Likewise we should expect the Holy See, the Curia, and the Vatican to argue for their primacy; when have they not? Since we confess an orthodox doctrine of church and ministry the doctrine of primacy of the bishop of rome is alien to us. Oil and water. Or better yet, virus and antibody. Unfortunately our knee jerk reaction to the primacy of Rome spills over into anti-authoritarianism--which is not a biblical view at all. But I digress.   
Among local parish priests who also work among the poor I have yet to hear this view. Even when I've raised the issue with a priest of the Florida Diocese, a friend who is a priest of the Passionist order, and another friend who is an ordained Franciscan friar, none of them view 'conversions' as 'coming home'. They even believe and act as if my office and sacraments are valid (contrary to their doctrine of apostolic succession).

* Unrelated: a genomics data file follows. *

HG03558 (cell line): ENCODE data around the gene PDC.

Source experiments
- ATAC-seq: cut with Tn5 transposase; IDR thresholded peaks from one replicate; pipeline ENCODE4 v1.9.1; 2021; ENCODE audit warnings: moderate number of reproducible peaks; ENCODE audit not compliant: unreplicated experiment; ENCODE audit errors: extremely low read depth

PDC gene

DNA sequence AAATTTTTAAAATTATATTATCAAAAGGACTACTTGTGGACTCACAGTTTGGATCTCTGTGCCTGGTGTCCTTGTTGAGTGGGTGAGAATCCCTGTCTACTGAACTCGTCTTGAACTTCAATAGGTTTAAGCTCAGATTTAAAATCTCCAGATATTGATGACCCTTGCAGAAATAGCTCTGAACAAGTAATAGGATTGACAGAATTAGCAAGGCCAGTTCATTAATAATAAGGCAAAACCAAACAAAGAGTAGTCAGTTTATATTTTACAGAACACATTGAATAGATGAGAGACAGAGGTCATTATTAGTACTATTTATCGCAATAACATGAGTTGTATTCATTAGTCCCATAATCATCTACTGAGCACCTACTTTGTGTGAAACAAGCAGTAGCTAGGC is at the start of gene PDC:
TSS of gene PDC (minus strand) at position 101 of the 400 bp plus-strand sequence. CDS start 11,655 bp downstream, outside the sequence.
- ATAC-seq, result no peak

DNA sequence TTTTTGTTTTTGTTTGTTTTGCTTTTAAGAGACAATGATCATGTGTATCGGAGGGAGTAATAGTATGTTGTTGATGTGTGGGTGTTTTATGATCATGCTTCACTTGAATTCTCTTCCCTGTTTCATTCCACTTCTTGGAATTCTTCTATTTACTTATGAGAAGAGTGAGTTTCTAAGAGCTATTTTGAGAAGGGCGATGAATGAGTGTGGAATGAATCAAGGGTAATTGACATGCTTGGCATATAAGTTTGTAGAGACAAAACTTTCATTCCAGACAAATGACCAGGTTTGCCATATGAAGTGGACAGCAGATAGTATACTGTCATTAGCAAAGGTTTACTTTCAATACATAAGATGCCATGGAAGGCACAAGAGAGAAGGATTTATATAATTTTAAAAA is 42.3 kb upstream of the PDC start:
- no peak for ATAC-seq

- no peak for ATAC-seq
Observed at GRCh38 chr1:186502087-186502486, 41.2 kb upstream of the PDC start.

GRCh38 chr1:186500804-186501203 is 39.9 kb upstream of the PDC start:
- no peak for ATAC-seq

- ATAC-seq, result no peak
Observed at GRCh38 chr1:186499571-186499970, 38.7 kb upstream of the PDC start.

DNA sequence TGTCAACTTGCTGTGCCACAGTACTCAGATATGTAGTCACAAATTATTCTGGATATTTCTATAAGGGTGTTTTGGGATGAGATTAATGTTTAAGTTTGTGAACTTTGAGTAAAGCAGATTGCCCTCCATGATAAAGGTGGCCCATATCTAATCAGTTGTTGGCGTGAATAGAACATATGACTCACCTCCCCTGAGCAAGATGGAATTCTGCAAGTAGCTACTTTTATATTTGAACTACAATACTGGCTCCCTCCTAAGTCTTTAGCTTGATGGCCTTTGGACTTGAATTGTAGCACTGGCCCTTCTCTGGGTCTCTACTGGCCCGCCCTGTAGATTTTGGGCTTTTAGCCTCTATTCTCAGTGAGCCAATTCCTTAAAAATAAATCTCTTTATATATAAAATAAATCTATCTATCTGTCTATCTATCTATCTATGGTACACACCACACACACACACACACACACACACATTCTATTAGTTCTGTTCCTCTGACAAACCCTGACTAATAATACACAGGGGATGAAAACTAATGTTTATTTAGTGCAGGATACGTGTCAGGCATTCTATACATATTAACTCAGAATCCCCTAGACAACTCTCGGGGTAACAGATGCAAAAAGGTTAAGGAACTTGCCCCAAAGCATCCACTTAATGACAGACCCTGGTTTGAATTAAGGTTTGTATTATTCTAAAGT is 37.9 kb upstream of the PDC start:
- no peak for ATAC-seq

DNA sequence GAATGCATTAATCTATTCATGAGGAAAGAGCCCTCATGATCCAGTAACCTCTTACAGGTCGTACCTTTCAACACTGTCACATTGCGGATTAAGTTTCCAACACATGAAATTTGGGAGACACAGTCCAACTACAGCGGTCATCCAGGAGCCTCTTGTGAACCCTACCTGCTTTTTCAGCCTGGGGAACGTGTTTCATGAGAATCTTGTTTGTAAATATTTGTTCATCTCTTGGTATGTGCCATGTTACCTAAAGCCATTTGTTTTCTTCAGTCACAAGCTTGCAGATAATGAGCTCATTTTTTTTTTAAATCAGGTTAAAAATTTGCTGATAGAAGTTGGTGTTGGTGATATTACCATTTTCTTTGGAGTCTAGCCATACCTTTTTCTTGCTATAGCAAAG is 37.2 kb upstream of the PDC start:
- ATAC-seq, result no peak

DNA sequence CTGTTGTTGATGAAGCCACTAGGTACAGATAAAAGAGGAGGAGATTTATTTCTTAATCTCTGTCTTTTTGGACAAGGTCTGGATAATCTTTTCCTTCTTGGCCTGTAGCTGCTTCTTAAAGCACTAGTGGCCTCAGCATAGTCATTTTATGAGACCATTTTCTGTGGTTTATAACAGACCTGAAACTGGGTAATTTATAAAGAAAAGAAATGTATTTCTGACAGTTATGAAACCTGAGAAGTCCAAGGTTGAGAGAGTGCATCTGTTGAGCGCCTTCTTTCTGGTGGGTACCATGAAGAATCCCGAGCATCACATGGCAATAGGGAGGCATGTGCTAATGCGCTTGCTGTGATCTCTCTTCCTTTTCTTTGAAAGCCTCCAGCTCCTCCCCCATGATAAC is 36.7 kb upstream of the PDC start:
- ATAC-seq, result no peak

John_Hannah

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Re: Home to Rome?
« Reply #19 on: June 04, 2013, 10:25:05 AM »
I believe that when reading catholic apologists Novak, Weigel, Neuhaus the language of "coming home" is ever-present because they are writing polemically. If you read an apologist you should expect a strong position.
Likewise we should expect the Holy See, the Curia, and the Vatican to argue for their primacy; when have they not? Since we confess an orthodox doctrine of church and ministry the doctrine of primacy of the bishop of rome is alien to us. Oil and water. Or better yet, virus and antibody. Unfortunately our knee jerk reaction to the primacy of Rome spills over into anti-authoritarianism--which is not a biblical view at all. But I digress.